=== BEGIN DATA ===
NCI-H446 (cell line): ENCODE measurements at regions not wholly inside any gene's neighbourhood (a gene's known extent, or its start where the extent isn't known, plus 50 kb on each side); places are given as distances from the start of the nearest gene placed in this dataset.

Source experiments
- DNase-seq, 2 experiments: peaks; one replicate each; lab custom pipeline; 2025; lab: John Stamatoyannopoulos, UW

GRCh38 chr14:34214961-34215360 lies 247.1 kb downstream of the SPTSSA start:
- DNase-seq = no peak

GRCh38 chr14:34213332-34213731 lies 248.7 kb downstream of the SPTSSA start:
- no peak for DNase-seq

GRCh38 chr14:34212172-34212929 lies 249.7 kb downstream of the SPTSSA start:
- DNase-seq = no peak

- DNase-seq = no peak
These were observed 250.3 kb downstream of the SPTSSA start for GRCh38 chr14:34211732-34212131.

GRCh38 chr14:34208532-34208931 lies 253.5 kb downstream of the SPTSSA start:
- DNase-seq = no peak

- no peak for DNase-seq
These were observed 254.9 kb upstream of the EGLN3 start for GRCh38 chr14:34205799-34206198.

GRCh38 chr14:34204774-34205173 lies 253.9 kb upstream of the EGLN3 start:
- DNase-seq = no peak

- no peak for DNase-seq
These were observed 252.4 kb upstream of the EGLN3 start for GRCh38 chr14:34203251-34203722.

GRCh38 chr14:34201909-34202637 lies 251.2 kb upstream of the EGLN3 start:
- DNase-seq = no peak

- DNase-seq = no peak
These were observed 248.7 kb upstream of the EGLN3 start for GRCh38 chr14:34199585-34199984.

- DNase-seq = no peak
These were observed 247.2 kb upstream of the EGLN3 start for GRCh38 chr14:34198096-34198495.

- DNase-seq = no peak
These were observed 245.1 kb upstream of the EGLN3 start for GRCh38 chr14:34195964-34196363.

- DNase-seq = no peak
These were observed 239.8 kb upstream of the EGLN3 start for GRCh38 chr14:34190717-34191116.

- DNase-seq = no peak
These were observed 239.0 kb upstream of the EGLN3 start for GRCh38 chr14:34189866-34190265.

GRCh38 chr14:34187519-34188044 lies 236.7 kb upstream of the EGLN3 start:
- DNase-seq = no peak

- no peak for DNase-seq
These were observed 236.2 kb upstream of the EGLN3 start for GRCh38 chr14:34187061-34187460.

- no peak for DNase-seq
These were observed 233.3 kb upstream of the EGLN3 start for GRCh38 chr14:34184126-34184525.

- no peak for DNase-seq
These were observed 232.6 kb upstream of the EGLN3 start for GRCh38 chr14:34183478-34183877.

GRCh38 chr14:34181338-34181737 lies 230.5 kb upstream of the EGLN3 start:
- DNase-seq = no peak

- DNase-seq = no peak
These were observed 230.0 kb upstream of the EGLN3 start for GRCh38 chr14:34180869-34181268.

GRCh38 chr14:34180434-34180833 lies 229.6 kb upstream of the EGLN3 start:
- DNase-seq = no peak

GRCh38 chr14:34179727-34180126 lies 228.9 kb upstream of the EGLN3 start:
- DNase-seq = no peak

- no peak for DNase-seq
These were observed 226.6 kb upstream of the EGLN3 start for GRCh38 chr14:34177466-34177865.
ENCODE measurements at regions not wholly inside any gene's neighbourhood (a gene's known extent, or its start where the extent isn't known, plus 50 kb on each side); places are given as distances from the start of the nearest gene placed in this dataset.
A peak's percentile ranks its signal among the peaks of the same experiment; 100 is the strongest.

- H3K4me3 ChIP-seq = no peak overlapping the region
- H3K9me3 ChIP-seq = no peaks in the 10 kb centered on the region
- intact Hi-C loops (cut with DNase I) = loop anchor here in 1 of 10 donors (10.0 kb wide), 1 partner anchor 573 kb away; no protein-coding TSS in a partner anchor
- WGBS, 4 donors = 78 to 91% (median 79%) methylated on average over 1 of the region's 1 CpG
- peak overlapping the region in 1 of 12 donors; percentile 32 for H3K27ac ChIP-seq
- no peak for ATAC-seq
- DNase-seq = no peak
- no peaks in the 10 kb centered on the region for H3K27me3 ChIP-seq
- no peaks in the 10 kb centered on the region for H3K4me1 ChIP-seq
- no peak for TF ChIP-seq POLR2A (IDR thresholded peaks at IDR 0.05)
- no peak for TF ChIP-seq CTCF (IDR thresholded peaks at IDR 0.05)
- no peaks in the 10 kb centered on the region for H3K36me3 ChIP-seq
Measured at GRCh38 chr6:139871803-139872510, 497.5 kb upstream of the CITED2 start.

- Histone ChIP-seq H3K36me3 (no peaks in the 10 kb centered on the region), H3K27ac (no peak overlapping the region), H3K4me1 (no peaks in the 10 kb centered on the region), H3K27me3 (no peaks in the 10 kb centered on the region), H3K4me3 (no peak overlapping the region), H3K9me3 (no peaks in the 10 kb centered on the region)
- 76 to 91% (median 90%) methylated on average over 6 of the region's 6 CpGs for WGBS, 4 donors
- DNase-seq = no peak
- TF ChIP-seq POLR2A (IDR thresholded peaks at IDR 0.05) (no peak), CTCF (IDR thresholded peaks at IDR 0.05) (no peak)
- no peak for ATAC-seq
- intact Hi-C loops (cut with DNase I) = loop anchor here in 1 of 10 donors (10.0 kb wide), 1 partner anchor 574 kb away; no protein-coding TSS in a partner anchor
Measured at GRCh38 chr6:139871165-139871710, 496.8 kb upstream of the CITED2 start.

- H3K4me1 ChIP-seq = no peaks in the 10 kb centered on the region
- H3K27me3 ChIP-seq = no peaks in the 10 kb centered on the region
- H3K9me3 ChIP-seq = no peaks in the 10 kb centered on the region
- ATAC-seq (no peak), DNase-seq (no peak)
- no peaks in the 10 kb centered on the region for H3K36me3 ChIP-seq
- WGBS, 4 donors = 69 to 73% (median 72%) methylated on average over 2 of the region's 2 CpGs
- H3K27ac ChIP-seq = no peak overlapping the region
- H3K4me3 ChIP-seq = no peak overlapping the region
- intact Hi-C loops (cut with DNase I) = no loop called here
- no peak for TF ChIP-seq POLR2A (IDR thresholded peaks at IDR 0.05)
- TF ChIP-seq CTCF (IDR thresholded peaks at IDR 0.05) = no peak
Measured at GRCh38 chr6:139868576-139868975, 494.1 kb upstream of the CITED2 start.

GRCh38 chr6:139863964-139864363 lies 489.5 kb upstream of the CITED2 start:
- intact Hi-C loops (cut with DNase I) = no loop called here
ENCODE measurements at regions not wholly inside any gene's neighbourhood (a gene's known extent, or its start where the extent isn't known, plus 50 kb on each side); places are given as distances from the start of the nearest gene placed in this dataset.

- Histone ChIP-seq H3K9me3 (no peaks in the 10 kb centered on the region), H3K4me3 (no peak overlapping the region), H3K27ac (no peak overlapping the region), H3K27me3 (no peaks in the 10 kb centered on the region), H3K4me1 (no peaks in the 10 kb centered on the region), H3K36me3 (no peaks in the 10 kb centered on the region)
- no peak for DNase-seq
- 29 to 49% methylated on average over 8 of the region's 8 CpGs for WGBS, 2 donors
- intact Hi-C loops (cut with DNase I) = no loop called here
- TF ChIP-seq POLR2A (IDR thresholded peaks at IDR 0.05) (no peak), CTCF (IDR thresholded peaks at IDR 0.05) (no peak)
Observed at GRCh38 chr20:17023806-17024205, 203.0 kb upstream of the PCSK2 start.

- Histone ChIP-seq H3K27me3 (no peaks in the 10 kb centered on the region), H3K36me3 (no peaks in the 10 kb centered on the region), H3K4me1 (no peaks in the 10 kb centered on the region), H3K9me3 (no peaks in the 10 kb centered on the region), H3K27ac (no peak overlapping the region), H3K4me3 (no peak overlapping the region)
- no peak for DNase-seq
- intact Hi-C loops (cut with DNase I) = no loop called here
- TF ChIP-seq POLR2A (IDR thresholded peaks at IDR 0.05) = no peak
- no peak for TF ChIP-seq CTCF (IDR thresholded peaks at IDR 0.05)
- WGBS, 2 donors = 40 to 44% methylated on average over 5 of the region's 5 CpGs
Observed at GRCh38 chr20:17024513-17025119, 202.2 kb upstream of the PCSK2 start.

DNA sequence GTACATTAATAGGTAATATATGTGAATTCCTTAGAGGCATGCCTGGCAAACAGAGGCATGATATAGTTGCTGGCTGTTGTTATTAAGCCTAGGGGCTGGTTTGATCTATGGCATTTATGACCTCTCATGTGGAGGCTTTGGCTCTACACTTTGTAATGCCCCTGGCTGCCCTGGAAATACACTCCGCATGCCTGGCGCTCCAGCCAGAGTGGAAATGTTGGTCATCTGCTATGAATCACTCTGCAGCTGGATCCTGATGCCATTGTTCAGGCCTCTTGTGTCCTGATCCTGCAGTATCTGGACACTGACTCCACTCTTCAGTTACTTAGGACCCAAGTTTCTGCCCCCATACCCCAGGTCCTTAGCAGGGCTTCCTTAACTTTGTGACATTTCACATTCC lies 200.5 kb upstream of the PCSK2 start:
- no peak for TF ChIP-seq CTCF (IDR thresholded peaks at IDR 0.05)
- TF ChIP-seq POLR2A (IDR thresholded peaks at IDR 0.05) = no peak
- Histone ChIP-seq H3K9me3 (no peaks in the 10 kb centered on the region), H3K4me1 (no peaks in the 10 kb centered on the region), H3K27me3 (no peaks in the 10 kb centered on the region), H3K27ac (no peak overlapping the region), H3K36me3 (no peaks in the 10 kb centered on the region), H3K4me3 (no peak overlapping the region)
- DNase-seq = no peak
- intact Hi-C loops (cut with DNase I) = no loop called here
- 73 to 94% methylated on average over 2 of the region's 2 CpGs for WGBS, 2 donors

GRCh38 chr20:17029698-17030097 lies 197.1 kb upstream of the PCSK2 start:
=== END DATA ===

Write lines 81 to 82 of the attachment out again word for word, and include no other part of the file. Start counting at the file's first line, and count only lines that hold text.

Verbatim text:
- no peak for TF ChIP-seq POLR2A (IDR thresholded peaks at IDR 0.05)
- TF ChIP-seq CTCF (IDR thresholded peaks at IDR 0.05) = no peak